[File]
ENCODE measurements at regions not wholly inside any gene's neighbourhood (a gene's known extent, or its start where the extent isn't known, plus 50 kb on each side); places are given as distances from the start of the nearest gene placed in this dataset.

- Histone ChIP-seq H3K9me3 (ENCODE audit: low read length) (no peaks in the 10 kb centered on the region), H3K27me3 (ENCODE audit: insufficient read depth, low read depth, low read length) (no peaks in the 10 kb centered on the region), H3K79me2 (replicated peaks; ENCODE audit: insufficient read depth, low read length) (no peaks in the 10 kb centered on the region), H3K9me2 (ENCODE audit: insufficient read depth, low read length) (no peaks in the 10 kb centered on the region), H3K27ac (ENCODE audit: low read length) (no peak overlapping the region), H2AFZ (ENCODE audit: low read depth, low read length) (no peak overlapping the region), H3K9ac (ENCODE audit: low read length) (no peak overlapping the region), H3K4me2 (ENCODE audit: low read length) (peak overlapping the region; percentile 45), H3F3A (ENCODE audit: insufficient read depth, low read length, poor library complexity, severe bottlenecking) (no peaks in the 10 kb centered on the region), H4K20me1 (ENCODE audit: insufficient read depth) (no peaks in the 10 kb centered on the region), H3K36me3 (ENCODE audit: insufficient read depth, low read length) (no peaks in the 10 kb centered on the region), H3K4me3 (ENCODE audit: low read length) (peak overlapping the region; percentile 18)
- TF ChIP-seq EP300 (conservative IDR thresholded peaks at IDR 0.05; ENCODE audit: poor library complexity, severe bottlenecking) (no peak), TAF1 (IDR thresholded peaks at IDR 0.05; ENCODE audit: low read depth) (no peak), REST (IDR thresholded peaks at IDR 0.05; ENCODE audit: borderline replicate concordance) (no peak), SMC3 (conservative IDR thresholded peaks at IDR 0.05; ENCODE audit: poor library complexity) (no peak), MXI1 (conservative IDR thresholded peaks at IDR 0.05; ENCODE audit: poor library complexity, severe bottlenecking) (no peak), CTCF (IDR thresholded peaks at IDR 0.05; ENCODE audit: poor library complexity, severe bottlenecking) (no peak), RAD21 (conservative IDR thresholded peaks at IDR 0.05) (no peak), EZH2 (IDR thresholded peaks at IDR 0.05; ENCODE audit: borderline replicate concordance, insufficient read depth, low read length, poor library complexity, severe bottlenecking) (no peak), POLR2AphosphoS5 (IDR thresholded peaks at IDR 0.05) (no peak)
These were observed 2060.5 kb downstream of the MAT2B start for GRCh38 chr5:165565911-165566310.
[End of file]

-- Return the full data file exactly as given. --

ENCODE measurements at regions not wholly inside any gene's neighbourhood (a gene's known extent, or its start where the extent isn't known, plus 50 kb on each side); places are given as distances from the start of the nearest gene placed in this dataset.

- Histone ChIP-seq H3K9me3 (ENCODE audit: low read length) (no peaks in the 10 kb centered on the region), H3K27me3 (ENCODE audit: insufficient read depth, low read depth, low read length) (no peaks in the 10 kb centered on the region), H3K79me2 (replicated peaks; ENCODE audit: insufficient read depth, low read length) (no peaks in the 10 kb centered on the region), H3K9me2 (ENCODE audit: insufficient read depth, low read length) (no peaks in the 10 kb centered on the region), H3K27ac (ENCODE audit: low read length) (no peak overlapping the region), H2AFZ (ENCODE audit: low read depth, low read length) (no peak overlapping the region), H3K9ac (ENCODE audit: low read length) (no peak overlapping the region), H3K4me2 (ENCODE audit: low read length) (peak overlapping the region; percentile 45), H3F3A (ENCODE audit: insufficient read depth, low read length, poor library complexity, severe bottlenecking) (no peaks in the 10 kb centered on the region), H4K20me1 (ENCODE audit: insufficient read depth) (no peaks in the 10 kb centered on the region), H3K36me3 (ENCODE audit: insufficient read depth, low read length) (no peaks in the 10 kb centered on the region), H3K4me3 (ENCODE audit: low read length) (peak overlapping the region; percentile 18)
- TF ChIP-seq EP300 (conservative IDR thresholded peaks at IDR 0.05; ENCODE audit: poor library complexity, severe bottlenecking) (no peak), TAF1 (IDR thresholded peaks at IDR 0.05; ENCODE audit: low read depth) (no peak), REST (IDR thresholded peaks at IDR 0.05; ENCODE audit: borderline replicate concordance) (no peak), SMC3 (conservative IDR thresholded peaks at IDR 0.05; ENCODE audit: poor library complexity) (no peak), MXI1 (conservative IDR thresholded peaks at IDR 0.05; ENCODE audit: poor library complexity, severe bottlenecking) (no peak), CTCF (IDR thresholded peaks at IDR 0.05; ENCODE audit: poor library complexity, severe bottlenecking) (no peak), RAD21 (conservative IDR thresholded peaks at IDR 0.05) (no peak), EZH2 (IDR thresholded peaks at IDR 0.05; ENCODE audit: borderline replicate concordance, insufficient read depth, low read length, poor library complexity, severe bottlenecking) (no peak), POLR2AphosphoS5 (IDR thresholded peaks at IDR 0.05) (no peak)
These were observed 2060.5 kb downstream of the MAT2B start for GRCh38 chr5:165565911-165566310.